"She goes running for the shelter of a mother's little helper
And it helps her on her way, gets her through her busy day" Rolling Stones
I woke up with Sasha barking excitedly. I had gone to my parents' house after closing the bar. The day before had been harrowing and my dad would want details of why his friend thought I was bad luck. Besides it was the holiday season, delicious baked goods were to be had from my mother's kitchen.
It was about noon when I rolled out of bed. In the kitchen my dad was reading a book and my mom was nowhere to be seen. “Tim called. He didn't really need to call. Your name is in the Tribune again.” My dad said all this without looking up. “Tim said he'd call this afternoon. Despite your stellar first day, you still have a job there.” I slid in across from my dad. He put his book down. “Your mother is at the store buying a fifty pound roast or something else that'll keep her busy cooking for a while.”
My mom and I relieved stress by making food. Lots of food, complex foods. “So I should high-tail it out of here before she gets home?”
“Depends. Would you rather hear her lecture over the phone or in person?”
On the phone I could ignore her and hang up. However, she would call and call and leave message after message. The lecture could go on for weeks. In person I could get it over with, but I also couldn't escape. If she was grocery shopping for stress cooking she'd have caramel filled chocolate to nibble on. That seals it. I'd wait and steal her candy.
I made myself some brunch and waited. My dad moved himself to the basement when we heard my mom pull into the driveway. He took Sasha with him.
The lecture was familiar. “You used to be so motivated!” “You could have had any job!” Then I'd roll my eyes. “But you took that BSB job! And now look at you! Working in a bar, dating a werewolf!” Then she muttered something about her high hopes for her youngest.
I just nodded and apologized. I didn't try to cause my parents grief, but I was happy at the bar. And if I didn't encounter anymore dead bodies I'd probably enjoy working for Mr. Harris. My parents had helped pay for my education and it was a sore spot for my mom to see me waste it. I felt bad, but not bad enough that I was ready to return to a BSB type job or any other social work job. Not yet. Not when a year hadn't even passed since the incident with Raven.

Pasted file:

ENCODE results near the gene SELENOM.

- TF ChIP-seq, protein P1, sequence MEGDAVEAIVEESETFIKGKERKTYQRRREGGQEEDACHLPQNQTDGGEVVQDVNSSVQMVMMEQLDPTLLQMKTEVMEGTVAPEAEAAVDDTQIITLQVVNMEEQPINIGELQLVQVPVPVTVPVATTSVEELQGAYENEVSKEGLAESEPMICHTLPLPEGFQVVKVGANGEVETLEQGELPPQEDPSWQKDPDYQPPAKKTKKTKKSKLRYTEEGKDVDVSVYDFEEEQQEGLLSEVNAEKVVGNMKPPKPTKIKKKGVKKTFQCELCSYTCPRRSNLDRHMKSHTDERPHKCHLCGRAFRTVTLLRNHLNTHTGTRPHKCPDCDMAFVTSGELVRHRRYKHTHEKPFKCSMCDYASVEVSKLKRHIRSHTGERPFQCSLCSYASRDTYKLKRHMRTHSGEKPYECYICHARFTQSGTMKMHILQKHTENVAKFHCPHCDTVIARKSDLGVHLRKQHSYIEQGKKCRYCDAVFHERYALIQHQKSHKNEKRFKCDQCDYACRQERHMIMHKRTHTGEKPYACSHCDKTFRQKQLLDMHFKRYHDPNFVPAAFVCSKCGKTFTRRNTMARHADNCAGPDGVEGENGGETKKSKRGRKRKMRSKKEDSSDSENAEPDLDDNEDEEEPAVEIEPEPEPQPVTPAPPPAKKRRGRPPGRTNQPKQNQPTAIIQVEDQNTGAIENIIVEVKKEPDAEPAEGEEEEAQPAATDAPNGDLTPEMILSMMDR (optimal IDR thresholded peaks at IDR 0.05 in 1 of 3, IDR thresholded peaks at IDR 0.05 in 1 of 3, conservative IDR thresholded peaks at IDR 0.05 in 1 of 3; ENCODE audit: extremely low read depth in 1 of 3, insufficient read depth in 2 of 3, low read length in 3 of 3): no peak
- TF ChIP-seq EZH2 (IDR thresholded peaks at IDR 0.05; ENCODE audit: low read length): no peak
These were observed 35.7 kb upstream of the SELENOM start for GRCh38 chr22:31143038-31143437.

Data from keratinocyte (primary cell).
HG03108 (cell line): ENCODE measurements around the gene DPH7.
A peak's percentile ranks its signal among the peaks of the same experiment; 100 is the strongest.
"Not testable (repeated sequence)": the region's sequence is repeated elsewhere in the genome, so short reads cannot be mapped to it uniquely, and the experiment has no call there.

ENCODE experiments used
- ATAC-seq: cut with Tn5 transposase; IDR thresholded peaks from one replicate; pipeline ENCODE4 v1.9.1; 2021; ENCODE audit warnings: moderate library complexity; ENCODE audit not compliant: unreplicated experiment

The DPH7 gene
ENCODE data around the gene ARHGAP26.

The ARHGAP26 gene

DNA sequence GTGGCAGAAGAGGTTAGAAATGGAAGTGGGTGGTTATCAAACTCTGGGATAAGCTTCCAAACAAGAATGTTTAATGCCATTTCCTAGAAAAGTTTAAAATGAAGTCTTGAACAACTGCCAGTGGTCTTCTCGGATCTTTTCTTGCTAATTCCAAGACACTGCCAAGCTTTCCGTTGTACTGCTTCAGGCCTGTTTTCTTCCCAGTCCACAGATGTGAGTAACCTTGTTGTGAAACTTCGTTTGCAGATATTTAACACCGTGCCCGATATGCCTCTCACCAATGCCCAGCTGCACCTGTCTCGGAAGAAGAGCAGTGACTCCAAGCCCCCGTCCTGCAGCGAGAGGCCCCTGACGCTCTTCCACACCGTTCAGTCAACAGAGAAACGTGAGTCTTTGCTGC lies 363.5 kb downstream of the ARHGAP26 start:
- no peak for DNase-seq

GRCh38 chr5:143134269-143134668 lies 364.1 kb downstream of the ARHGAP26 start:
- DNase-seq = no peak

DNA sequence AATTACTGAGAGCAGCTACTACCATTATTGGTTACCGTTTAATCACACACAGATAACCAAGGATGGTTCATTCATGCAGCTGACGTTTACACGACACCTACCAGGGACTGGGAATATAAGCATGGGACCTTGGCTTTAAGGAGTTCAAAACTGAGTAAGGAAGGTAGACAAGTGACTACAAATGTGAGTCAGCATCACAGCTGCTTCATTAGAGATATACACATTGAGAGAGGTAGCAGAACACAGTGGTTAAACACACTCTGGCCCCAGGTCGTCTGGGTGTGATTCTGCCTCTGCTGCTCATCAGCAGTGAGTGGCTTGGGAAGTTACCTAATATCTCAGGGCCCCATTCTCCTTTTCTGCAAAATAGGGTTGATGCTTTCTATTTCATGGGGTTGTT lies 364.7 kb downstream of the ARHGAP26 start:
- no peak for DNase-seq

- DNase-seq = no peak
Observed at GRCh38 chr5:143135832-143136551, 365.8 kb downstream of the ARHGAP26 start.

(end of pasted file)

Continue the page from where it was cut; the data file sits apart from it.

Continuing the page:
My mom ran out of steam after half an hour. She handed me half her candy bar. “Will you be staying for dinner?”
I shook my head. “I have to go to the bar tonight.”
My mom sighed. “I'll have some pasta ready in an hour for you to take home.”
The bar was busier than usual for a week night. Ever since Bridget put in a few TVs more people showed up on game days to drink. With the Bulls playing and beating the Celtics into the ground the bar was also rowdier than usual. Bridget's fake accent was heavier than usual, almost to the point she was speaking gibberish.
During a commercial break the noise died down a little while smokers went out to light up and others went to the bathroom. A mousy looking man at the end of the bar waved me down. He looked familiar, but I couldn't put my finger on it. His brown hair looked unwashed and his face was haggard. I'd watched him down four beers in the last forty-five minutes.
“Are you Samantha Dunmore?”
People knew me. I'd been in a highly publicized vampire trial and yesterday's little escapade didn't help anyone in forgetting me anytime soon. How unfortunate.
“Can I help you with something?”
“My name is Joshua Goldberg.”
Oh dear. “Look, I'm sorry about your...brother?” That's why he looked familiar. The image of Eric with the bloody blanket floated in front of my eyes.
He waved his hand. “You didn't do it.” He slid a ten across the bar. “A tip.” I didn't want his money. I wanted him out of the bar. I didn't want to be reminded of that poor, dead man. “And this,” a little tarnished, silver coin appeared in his fingers. He placed it on top of the money.
It was about the size of a half dollar with an image of a woman's profile on it. I turned it over. I recognized the Trinity knot. “I think you should have it.”
“I don't understand.”
Joshua didn't say anything. He just stood up and left. The commercial was over and Bulls fans were crowding around the bar to watch and cheer. I looked over at Bridget. She was too busy for me to be asking about the coin. I pocketed the coin and slipped the ten into the tip jar.